SAN ANTONIO – The weather is getting colder and fishing is getting tougher by the day, but don’t worry — it’s now white-tailed deer season in Texas!
If you’re gearing up to go after the premiere game animal in the state, here is everything you need to know.
According to Texas Parks and Wildlife officials, the agency sold more than 1.24 million hunting licenses in 2019 and license sales are up in 2020.
It’s clear Texans — whether it’s a first-year hunter or a seasoned professional — see hunting as an opportunity to enjoy the outdoors while staying COVID-19 safe.
Click here for more information on hunting licenses and what you need to do to get one.
While the season has already been underway in the state for archers, the general season for white-tailed deer runs from Nov. 7, 2020 - Jan. 3, 2021 in the North zone and from Nov. 7, 2020 - Jan. 17, 2021 in the state’s South zone.
For more information on the hunting season, tagging requirements and harvesting, click here.
Big rack, big money
According to TPW officials, white-tailed deer hunting generates an estimated $1.2 billion in holistic economic output in the state and $15.7 billion nationwide.
Between costs for gas, license fees, lease fees, hotels, food and retails, that’s a lot of dough.
You can also enjoy the spoils of the hunt by enjoying the culture around the experience itself, like books, cooking and old hunter’s stories. True or untrue, it’s a good time.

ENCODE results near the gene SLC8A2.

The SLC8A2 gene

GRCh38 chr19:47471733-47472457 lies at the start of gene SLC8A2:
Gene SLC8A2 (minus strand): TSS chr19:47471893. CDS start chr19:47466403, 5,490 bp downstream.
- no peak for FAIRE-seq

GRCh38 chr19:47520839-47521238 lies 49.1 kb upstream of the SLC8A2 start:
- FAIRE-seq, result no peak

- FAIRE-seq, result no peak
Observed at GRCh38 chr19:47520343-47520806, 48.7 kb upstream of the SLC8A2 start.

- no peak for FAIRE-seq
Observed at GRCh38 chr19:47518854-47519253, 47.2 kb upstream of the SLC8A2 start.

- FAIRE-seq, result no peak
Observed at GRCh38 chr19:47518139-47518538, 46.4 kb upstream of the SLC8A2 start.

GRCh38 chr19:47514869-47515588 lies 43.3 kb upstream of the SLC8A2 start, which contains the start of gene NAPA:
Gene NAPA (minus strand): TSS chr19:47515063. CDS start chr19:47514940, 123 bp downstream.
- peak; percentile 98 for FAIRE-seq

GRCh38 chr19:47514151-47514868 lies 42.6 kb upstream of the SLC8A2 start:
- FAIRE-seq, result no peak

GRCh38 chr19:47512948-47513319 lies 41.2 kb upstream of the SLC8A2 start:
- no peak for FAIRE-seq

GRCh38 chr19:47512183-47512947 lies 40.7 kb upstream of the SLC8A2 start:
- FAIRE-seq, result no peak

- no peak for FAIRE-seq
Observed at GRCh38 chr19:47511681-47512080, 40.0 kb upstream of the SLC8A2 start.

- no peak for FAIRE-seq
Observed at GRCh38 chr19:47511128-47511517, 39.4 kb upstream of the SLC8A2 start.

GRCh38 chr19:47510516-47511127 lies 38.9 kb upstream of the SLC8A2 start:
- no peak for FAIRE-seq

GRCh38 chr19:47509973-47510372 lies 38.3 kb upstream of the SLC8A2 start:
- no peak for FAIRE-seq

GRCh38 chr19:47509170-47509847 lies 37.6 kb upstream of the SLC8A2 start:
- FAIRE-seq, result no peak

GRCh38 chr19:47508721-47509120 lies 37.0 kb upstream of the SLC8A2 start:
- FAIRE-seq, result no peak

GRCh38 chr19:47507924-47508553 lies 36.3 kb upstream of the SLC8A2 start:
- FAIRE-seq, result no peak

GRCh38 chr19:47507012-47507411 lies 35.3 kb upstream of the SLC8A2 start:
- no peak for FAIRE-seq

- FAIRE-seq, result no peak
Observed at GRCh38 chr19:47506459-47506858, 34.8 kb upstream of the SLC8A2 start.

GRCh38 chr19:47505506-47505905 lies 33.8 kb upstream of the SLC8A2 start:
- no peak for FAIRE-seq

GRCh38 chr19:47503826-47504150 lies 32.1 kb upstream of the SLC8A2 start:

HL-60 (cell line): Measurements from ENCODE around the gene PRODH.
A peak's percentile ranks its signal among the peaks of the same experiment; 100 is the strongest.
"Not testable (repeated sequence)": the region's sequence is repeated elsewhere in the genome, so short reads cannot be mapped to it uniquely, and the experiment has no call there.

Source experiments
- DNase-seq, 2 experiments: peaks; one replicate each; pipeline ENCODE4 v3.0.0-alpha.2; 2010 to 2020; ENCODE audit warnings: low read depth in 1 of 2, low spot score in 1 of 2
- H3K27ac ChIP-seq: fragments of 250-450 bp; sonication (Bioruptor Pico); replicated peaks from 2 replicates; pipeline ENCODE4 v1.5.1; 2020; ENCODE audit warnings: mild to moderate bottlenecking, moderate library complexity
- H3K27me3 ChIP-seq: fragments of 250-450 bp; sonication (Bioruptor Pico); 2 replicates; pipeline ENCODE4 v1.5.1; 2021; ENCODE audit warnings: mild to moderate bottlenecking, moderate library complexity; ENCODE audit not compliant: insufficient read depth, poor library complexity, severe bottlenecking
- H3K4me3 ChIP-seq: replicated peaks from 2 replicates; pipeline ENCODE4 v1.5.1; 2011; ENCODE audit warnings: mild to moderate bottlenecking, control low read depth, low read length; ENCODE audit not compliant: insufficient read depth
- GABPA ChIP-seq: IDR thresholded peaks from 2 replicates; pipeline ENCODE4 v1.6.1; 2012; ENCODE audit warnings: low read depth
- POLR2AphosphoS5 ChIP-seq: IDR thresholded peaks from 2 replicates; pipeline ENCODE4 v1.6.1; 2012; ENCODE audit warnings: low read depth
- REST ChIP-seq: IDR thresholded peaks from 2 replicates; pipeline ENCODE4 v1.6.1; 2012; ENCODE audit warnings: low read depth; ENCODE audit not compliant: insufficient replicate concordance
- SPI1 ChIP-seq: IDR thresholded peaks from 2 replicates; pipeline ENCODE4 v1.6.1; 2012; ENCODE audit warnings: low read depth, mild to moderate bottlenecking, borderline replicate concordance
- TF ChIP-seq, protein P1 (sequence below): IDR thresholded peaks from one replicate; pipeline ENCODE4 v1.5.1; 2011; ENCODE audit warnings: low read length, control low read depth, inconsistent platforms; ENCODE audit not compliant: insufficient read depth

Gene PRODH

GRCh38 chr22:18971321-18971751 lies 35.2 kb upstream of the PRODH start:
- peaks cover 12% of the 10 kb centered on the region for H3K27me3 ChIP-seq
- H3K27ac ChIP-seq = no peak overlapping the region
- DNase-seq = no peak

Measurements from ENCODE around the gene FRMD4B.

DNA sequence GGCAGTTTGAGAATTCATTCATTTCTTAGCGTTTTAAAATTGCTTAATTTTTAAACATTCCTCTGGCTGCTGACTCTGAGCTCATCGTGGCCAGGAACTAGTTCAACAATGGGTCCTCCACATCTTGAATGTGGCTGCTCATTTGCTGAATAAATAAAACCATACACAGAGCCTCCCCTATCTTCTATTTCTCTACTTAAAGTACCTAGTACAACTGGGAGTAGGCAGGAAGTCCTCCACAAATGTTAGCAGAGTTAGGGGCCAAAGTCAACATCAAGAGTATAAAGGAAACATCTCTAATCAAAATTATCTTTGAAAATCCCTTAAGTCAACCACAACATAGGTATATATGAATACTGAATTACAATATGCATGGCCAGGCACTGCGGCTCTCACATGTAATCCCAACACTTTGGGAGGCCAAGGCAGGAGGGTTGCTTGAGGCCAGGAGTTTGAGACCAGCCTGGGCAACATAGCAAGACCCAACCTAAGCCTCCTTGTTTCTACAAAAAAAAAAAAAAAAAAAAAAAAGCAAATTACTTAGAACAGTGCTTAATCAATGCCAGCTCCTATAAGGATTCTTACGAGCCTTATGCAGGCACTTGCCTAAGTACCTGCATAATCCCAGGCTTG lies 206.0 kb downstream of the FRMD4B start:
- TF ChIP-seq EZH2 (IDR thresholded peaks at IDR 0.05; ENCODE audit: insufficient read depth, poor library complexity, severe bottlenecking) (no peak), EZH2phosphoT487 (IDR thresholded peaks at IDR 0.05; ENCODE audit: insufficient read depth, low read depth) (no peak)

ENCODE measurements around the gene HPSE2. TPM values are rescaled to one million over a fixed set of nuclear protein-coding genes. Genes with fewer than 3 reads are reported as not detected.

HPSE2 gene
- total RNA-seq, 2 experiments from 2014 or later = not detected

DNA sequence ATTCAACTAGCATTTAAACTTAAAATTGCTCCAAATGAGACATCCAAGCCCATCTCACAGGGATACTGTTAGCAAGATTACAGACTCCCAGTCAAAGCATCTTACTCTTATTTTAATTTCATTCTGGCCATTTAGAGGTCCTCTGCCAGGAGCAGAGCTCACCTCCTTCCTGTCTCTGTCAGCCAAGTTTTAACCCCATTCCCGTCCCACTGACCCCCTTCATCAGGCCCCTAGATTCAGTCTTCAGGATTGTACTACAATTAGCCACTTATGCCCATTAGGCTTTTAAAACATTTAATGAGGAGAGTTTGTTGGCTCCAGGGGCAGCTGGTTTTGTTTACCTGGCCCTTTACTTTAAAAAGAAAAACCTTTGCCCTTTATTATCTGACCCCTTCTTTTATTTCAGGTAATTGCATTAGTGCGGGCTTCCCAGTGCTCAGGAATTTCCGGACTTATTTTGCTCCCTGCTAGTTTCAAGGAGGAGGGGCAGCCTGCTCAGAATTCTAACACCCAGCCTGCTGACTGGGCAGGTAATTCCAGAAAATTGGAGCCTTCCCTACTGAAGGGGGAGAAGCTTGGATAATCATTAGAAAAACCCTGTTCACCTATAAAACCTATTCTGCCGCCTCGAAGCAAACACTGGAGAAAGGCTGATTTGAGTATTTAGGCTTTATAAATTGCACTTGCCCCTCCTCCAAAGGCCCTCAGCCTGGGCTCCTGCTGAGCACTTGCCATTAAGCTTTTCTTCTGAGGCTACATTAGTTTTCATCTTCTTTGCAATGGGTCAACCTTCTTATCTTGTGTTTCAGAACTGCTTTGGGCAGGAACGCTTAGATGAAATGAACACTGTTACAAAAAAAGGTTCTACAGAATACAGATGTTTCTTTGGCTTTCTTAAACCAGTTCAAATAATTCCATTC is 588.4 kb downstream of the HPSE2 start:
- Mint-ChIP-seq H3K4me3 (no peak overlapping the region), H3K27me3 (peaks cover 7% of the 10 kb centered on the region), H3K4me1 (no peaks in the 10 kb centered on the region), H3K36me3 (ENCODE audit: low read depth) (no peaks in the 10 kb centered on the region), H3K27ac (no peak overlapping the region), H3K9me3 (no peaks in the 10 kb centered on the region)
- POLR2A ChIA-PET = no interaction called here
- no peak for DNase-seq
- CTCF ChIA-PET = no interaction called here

How do I know it’s a white-tailed deer?
The deer gets its name from its iconic tail, so, the easiest way to tell if its a white-tailed deer is if you see white under the tail.
The long tail is used as a sort of signal to other deer. Mule deer, also found in the state, do not have this feature. Their tail is also much smaller and comes in a variety of colors and tans.
Where are they?
White-tailed deer inhabit most of the state — all but two of Texas' 254 counties in the state — and can be seen in almost every setting imaginable.
You might even get lucky seeing one in your front yard or at a local greenspace. But where is the best place to hunt and harvest your own trophy buck?
Click here for a list of public hunting locations in the state.
The list includes wildlife management areas, state parks and approximately 120 dove and small game areas leased from private landowners.
For a full guide on whitetail deer by the Texas Parks and Wildlife Department, click here.